The same technologies that have made our phones smart and computers super are converging on the automobile. For consumers, this will make driving safer, more convenient and less stressful than ever before.
For automakers, this transformation poses significant challenges. Peter Schwarzenbauer, Board member of BMW, recently noted that “the changes in the car industry in the next 10 years will be bigger than in the past 100 years.”
Data gathering and analysis, artificial intelligence, and the pace of innovation are among the areas newly on OEMs’ agenda. Safety must remain core to a carmaker’s approach, but it will also require a robust technology strategy that will ultimately lead to self-driving cars. Thanks to the power and versatile nature of the graphics processing unit (GPU), which is making autonomous vehicles a reality.
From smartphones to smart cars
Rapid advancements in features of smartphones, processing speeds and battery life have come to be expected by consumers on at least a yearly basis. This mobile revolution has raised the expectations of car buyers. To meet consumer demand, auto manufacturers are gearing their efforts to bring cutting-edge technology into vehicles through GPU-powered infotainment and digital dashboard systems.
But these human-machine interface (HMI) applications are just the beginning of what can be achieved with this level of computing power.
Learning to drive with GPUs
It may come as a surprise that the world’s leading automakers and autonomous vehicle researchers are focusing attention on a platform originally developed to play video games. The GPU, invented by Nvidia, is a tiny piece of silicon that punches well above its weight. The highly parallel nature of GPU technology means it’s perfectly suited to processing the type of artificial intelligence required for self-driving cars—deep learning.
The task of driving requires the new computing model of deep learning for conventional programming. Rather than hand-coding software routines with a specific set of instructions to accomplish a particular task, in deep learning the machine is ‘trained’ using large amounts of data and algorithms that give it the ability to learn to perform the task.
To drive itself safely, a car needs to know exactly where it is, recognise the objects around it, and continuously calculate the optimal path. This situational and contextual awareness of a car and its surroundings demands a powerful visual computing system that can merge data from cameras and other sensors, plus navigation sources, while also figuring out the safest path—all in real-time.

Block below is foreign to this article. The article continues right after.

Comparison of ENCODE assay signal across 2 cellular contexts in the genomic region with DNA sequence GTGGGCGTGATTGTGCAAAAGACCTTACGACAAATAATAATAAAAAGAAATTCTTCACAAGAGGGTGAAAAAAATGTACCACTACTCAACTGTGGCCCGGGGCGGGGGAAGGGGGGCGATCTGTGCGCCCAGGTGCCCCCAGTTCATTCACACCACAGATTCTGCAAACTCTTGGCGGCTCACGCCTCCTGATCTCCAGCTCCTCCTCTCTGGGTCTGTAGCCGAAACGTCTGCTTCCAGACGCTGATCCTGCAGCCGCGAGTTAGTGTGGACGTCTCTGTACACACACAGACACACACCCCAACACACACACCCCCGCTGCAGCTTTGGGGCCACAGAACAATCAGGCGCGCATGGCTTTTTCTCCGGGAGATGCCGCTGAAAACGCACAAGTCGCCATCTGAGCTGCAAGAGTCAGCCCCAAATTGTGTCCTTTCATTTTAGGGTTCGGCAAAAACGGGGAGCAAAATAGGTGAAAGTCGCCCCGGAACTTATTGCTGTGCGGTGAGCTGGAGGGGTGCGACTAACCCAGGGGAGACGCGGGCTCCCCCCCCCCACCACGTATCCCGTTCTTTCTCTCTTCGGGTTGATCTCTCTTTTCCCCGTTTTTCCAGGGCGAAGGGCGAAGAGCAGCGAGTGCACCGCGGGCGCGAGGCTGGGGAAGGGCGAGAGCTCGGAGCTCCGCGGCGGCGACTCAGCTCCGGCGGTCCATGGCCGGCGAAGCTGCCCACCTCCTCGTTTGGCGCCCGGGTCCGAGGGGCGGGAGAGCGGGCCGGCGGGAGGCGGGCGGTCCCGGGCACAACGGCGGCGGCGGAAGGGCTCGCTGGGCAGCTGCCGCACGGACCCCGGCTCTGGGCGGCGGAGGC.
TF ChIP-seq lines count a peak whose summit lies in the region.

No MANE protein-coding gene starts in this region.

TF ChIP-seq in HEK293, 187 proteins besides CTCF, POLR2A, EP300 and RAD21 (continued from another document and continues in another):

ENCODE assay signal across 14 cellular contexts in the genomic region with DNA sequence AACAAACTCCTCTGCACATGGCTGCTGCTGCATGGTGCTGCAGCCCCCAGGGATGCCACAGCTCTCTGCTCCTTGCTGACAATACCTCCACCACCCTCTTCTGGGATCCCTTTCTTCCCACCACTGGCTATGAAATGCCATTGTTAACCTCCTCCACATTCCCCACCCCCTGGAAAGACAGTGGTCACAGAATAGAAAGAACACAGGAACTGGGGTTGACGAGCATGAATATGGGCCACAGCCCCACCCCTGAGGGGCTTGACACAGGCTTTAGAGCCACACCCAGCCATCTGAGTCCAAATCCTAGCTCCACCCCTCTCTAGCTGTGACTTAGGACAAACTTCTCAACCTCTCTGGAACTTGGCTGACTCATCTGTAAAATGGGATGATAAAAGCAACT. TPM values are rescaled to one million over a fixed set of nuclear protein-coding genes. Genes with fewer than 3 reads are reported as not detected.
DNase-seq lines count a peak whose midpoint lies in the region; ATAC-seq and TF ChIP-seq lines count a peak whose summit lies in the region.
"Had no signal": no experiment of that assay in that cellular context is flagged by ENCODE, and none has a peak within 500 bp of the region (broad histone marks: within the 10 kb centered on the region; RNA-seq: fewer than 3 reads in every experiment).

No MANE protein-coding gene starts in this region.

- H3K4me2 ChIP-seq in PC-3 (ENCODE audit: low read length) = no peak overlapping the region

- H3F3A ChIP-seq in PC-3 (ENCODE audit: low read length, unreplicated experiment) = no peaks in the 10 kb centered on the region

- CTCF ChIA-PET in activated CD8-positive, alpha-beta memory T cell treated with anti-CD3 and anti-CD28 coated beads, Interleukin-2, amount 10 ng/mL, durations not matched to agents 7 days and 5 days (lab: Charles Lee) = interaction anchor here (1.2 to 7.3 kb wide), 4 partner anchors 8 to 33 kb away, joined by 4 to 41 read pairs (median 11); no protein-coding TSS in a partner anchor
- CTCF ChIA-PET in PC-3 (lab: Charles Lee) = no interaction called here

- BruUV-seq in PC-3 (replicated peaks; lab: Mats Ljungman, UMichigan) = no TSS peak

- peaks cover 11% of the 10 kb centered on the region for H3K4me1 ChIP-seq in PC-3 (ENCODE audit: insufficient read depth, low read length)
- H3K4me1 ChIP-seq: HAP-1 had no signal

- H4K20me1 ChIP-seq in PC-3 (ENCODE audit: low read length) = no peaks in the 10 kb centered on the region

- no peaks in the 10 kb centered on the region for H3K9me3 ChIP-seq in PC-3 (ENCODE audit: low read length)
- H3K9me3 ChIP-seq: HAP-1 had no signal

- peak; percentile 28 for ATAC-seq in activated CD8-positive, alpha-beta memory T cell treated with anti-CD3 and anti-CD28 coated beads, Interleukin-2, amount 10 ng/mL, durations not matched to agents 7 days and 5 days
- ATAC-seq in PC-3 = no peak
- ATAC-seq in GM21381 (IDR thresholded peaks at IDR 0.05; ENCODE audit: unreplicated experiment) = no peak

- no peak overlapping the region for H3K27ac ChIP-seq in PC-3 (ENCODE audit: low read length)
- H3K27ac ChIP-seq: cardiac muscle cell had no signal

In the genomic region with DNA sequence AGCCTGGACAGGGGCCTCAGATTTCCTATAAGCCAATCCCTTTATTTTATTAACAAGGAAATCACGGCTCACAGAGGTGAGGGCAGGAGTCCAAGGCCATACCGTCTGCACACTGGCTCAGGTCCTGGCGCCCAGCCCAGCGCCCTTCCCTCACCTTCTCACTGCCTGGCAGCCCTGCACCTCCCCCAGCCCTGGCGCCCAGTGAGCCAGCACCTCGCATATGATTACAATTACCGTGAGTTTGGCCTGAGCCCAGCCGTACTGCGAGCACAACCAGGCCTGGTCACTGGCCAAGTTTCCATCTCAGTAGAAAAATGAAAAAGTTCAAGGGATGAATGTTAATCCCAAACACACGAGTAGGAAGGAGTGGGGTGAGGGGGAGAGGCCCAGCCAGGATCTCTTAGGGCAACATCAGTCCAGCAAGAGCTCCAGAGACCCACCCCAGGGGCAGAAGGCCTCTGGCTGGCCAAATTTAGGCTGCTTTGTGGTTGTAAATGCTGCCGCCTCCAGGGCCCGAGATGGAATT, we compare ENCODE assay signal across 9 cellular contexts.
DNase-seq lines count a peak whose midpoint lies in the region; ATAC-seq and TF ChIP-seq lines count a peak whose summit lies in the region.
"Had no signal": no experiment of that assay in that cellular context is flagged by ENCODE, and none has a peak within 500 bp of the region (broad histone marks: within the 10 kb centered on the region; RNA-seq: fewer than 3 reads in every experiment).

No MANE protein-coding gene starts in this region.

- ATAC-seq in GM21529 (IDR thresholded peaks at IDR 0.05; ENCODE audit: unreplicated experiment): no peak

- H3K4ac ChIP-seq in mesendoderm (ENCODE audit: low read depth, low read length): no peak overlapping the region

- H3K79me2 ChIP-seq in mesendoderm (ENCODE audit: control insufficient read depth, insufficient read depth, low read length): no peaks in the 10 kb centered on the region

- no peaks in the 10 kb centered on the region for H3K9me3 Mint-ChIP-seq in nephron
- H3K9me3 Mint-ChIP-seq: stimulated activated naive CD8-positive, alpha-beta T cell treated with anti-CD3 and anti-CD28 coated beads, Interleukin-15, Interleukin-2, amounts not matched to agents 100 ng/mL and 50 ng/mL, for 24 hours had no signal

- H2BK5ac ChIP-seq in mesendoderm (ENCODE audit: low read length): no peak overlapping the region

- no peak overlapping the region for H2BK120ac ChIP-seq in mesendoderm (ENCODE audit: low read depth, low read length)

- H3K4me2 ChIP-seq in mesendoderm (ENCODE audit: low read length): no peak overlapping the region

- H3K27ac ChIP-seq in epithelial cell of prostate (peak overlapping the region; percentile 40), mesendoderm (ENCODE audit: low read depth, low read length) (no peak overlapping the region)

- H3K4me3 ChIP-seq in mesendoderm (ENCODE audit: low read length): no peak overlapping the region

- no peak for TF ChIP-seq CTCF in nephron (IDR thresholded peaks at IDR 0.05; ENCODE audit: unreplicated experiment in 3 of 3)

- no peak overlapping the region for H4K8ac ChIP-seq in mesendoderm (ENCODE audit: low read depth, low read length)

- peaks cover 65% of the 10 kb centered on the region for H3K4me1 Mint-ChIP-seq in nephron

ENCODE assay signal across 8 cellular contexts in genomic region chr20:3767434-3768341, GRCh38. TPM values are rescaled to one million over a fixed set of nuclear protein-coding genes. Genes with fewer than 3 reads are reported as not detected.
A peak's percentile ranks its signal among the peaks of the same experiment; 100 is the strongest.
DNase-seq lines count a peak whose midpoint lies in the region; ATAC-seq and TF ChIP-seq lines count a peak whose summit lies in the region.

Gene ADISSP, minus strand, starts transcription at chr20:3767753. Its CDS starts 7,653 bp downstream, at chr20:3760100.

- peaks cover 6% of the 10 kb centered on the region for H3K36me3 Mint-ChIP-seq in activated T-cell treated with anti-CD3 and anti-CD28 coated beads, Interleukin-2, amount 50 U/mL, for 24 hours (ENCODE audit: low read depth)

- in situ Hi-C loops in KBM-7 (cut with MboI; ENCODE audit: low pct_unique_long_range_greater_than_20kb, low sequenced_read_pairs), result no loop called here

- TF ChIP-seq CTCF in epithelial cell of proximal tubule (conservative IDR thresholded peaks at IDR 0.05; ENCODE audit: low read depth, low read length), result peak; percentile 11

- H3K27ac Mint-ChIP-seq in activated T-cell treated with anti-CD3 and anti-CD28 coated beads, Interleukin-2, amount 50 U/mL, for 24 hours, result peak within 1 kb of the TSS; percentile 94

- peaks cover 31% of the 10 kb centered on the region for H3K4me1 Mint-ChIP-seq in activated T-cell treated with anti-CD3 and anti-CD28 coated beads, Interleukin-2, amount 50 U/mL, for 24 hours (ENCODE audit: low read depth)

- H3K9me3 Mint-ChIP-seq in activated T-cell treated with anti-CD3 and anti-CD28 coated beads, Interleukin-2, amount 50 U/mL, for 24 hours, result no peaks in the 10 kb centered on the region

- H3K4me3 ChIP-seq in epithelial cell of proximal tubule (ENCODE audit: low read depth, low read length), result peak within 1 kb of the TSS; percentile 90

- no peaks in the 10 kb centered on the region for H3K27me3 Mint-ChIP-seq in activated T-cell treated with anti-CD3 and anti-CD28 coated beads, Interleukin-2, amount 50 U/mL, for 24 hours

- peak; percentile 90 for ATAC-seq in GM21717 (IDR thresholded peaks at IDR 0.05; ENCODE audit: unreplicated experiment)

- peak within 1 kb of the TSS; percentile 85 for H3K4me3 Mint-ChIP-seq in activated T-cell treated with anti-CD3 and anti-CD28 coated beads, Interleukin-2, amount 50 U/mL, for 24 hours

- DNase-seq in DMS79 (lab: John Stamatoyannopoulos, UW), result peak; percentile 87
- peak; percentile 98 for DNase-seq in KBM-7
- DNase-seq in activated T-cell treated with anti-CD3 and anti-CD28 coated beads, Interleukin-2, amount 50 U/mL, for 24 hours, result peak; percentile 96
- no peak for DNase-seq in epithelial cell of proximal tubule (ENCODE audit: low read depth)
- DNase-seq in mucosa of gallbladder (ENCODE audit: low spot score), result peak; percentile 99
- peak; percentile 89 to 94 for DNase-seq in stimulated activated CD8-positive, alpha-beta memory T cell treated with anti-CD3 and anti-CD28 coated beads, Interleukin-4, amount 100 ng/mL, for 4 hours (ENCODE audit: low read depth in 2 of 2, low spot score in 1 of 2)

Accelerating the race to autonomy
The next generation of vehicles will need to go further, not just collecting but understanding this sensory information using high-performance, energy-efficient processors that can run the search, natural language processing and object recognition algorithms needed for ADAS (advanced driver assistance systems).
Processing these incredible amounts of information requires the power of a supercomputer. But, like those powering smartphones, car-based processors must also be small and operate in an extremely energy-efficient manner. Cramming a desktop-sized computer into a car dashboard is not an option.
From sci-fi to reality
There are good reasons why automakers traditionally run on very long time-lines. Unlike your laptop or smartphone, your car is a life-critical device and needs to undergo incredibly rigorous testing and certification to ensure it’s up to the task. By maintaining these vital standards while calling on the nimble expertise of technology companies, car manufacturers are on the road to proving it’s possible to achieve a happy medium where innovation and safety go hand-in-hand.
For road users, the ability to hand over routine aspects of driving—like sitting in traffic and finding a parking space—to a computer is obviously attractive. But the transformative effects of next-generation car computing will go beyond our day-to-day travel experience. For example, with solid security features in place, the power of the data generated in a single drive could be enormous. Compelling benefits include cheaper insurance, new marketing approaches, reduced accident rates and better road design.
Research already indicates that half of those who buy luxury cars would choose self-driving features. It won’t be long before they become mainstream offerings. In as little as two years, self-driving features will become as ubiquitous as airbags or ABS. And, like these now-standard features, we’ll wonder how we ever managed without them.
The author is managing director, South Asia, Nvidia, the global leader in visual computing